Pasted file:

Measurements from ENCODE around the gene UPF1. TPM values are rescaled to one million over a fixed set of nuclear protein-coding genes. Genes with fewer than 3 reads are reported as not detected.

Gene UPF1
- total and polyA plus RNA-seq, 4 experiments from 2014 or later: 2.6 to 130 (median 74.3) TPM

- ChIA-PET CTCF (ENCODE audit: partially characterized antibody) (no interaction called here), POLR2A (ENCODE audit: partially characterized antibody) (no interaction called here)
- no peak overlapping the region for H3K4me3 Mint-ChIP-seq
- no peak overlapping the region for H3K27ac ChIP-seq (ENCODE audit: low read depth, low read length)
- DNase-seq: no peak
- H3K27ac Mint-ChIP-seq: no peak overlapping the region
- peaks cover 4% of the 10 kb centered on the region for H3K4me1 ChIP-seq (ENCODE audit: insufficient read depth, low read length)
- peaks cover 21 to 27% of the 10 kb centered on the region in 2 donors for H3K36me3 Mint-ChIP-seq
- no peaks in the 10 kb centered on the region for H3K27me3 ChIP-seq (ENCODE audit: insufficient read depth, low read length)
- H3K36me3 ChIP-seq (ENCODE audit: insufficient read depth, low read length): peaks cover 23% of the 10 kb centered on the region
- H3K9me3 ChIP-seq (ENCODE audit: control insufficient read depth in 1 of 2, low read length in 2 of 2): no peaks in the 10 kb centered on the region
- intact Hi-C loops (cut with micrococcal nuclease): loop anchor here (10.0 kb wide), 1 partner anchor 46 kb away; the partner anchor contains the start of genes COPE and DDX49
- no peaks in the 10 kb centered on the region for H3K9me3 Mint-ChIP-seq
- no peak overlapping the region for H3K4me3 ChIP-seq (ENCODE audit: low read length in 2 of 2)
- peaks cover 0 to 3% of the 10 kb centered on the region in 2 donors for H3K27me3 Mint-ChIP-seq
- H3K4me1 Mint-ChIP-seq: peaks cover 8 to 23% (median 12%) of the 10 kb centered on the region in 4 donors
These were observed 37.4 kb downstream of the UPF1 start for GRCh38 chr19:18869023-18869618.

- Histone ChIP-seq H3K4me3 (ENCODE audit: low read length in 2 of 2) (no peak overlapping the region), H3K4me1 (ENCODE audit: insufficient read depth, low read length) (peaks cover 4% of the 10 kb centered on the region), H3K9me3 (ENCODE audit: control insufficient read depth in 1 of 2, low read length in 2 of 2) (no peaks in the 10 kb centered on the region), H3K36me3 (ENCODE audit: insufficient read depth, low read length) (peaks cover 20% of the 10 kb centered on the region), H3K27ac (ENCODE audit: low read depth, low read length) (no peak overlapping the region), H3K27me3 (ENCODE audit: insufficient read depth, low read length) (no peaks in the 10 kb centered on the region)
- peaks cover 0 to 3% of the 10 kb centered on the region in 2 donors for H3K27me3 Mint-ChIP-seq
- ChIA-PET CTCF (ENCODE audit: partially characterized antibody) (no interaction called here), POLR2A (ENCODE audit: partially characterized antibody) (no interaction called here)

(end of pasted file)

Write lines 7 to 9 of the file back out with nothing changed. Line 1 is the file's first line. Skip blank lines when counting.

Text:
- DNase-seq: no peak
- H3K27ac Mint-ChIP-seq: no peak overlapping the region
- peaks cover 4% of the 10 kb centered on the region for H3K4me1 ChIP-seq (ENCODE audit: insufficient read depth, low read length)